Marianne Renoir.

You're still here?

Sorry.

The tube is shut.
How will you get back?

I don't know.

- Are you alone?
- Yes, I got bored, so I came back.

Are you all right? You seem down.

There are days when
you only seem to come across morons.

It leads you to look in the mirror
and question yourself.

I’ll drive you home.

- He lent you his car?
- Yes.

- Why? Don't you like Americans?
- No, I do.

- It feels strange to see you again.
- Yes, it's been four years.

It’s been five-and-a-half years.
It was October.

You've married.

I met a rich Italian,
but I’m not that interested in her.

- Why don't you divorce her?
- I felt like it, but I’m too lazy.

You have to feel alive to want anything,
have you noticed that?

- Do you still teach Spanish?
- No, I worked in TV, but I resigned.

- How about you?
- Nothing special.

- You don't want to talk about yourself?
- No.

A friend of mine
saw you in London two years ago.

- Are you still seeing that American?
- That was over a long time ago.

How long have you known Frank?

- l... just met him by chance.
- You're as mysterious as ever.

It’s just that I don't like
to talk about myself.

All right, then I’ll keep quiet.

His garrison had already been decimated
by the Vietcong, who also lost 115 men.

It’s awful, so impersonal.

- What is?
- They speak of 115 resistance fighters,

and it means nothing.

And yet, each one of them is a man,
and we know nothing about them

if they love a woman, have children,
prefer the cinema to the theatre.

We know nothing about them.
All we can say is: 115 dead.

It’s the same with photographs.
It’s always fascinated me.

You see the man, frozen in time,
with a caption underneath.

He was either a coward or a hero.

But at the time the picture was taken,
no one can say who he really was,

or who he was thinking about.
His wife? His mistress?

The past? The future? About basketball?
We'll never know.

That's life.

What upsets me is that life
is so different from novels.

I wish they were the same.

Clear, logical, organised.

But they aren't.

They're more similar than people think.

No, they're not, Pierrot.

Must I remind you to call me Ferdinand?

But one can't say:
''My friend, Ferdinand.''

Yes, you can. Just try it, Marianne.

I’ll try.

I’ll do anything you want.

So will I, Marianne.

I’m putting my hand on your knee.

Me too, Marianne.

I’m kissing you everywhere.

Me too, Marianne.

We'll see.

Marianne Renoir.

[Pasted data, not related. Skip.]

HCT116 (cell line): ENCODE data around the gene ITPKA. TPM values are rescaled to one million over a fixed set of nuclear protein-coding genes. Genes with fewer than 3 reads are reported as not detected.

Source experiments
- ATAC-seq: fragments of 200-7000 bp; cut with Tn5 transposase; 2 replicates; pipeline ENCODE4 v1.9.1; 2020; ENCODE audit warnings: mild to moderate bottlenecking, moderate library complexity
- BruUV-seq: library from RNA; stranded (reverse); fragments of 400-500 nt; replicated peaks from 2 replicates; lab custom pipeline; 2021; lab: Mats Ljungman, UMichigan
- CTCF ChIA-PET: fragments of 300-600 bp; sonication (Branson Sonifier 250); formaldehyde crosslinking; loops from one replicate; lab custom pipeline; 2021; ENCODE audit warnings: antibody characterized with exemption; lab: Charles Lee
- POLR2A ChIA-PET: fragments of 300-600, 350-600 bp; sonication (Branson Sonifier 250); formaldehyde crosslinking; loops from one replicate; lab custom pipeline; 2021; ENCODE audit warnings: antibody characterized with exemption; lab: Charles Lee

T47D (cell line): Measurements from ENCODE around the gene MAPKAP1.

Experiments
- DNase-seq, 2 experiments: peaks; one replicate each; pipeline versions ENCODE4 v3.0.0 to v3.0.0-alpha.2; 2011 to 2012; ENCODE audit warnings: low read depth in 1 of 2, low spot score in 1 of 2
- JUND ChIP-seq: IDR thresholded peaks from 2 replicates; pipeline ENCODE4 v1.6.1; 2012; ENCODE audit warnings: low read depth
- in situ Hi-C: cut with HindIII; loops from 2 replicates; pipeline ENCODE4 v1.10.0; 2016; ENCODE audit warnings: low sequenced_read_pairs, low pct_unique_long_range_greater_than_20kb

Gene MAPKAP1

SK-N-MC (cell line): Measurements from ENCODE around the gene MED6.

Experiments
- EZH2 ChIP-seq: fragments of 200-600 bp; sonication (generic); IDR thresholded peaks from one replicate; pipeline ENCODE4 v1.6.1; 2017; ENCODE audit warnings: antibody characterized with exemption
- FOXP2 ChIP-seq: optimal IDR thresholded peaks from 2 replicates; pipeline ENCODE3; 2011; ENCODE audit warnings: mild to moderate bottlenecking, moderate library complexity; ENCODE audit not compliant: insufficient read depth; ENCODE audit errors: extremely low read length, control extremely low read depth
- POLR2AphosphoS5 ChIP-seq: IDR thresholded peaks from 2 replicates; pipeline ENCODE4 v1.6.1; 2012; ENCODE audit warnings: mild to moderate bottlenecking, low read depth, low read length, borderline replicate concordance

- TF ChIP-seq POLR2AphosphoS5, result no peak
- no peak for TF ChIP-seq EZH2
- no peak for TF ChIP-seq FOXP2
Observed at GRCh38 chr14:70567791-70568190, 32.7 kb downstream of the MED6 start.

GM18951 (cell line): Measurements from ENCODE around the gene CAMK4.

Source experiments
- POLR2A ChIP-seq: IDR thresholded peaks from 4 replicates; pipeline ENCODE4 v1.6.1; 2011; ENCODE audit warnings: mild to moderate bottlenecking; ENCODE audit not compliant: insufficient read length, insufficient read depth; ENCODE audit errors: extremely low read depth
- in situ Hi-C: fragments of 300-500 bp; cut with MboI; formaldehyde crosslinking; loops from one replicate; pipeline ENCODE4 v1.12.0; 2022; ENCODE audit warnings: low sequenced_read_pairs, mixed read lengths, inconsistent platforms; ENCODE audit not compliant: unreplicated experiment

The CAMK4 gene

Come on, wake up!

- I was right.
- About what?

You didn't believe me when I said
we'd always love each other.

I’ve never said I’d love you forever.

Oh, my love

You never promised to adore me at all

We've never exchanged such vows

Though we know each other so well

We'd never have believed
we'd forever be slaves to love

As we're both so fickle

And yet, without having to say a word,
little by little

Feelings slipped between our bodies,
which so loved to merge

And then words of love fell
from our naked lips, little by little

Many words of love mingled
with our kisses

I never would have believed
I would always love you

My love

We never thought we could live together
without tiring of each other

Or that we'd wake up every morning
so happy to be in the same bed

Or wish for no more than the simple
joy of being so comfortable together

And yet, without either of us
saying much, little by little

Our feelings
have bound us together forever

Feelings which were stronger
than any known or unknown words of love

Feelings which were more passionate
than either of us could have anticipated

Don't ever promise to adore me forever

Let us not exchange such promises,
given the way we both are

Let us pretend that our love

is a love without a future

We'll know by the time we're dead
if we carried on loving each other.

I know that I love you.
It’s you I’m not so sure about.

- I’m not sure.
- I do love you, Marianne. I do.

Well, we'll see.

- Your wife came round this morning.
- Who cares?

- That's not all.
- I just told you I don't care.

Marianne told Ferdinand
a complicated story.

- I met some people...
- It was like the Algerian war.

- I’ll explain everything.
- It was like waking from a bad dream.

- Frank had your keys?
- I’ll explain.

Were you in love with him?
Did he ever kiss you?

I’ll explain everything.

- It was a complicated story.
- To wake from a bad dream.

- Politics.
-An organisation.

Arms traffic.

Silently, silently.

Silently.

- It’s me, Marianne.
- Did he kiss you?

-A complicated story.
- Were you in love with him?

- Used my apartment.
- It was like the Algerian war.

- I have a brother.
- To wake from a bad dream.

We had to leave quickly.

- To knock out. Garage.
- Who is he?

To go south. No money.

It was high time
we left this rotten world.

- We left Paris by a unique route.
- Recognising two of her own,

the Statue of Liberty greeted us warmly.

Sir!

- Put a tiger in my engine.
- We don't sell tigers here.

Then fill her up and keep quiet.

He'll be less suspicious if it's me.

That'll be 4,900.

Check the water and the oil, my man.

Help me, you fool.

- Shit, there's another one.
- Get in the car.

- Don't you have any money?
- No, sir, we don't.

Don't you want to work to earn money?

- No, sir, we don't.
- So how will you pay for the petrol?

Shit, there's another one. Stay there.

I’ll call the police!

- Total.
- It was an adventure film.

-A diadem of blood.
- Total.

- Tender is the Night.
-A romantic novel.

-A romantic novel.
- Tender is the Night.

We'll find my brother eventually.

- What does he deal in, exactly?
- Stuff in Africa.

In Angola, in the Congo.

I thought he worked for
Télé Monte Carlo.

Yes, that too.

So, where are we going?

We said we'd go to Nice.
And then, maybe, on to Italy.

12,000 francs won't last us to Nice.
We'd better abandon this car.

- Have you ever killed a man, Pierrot?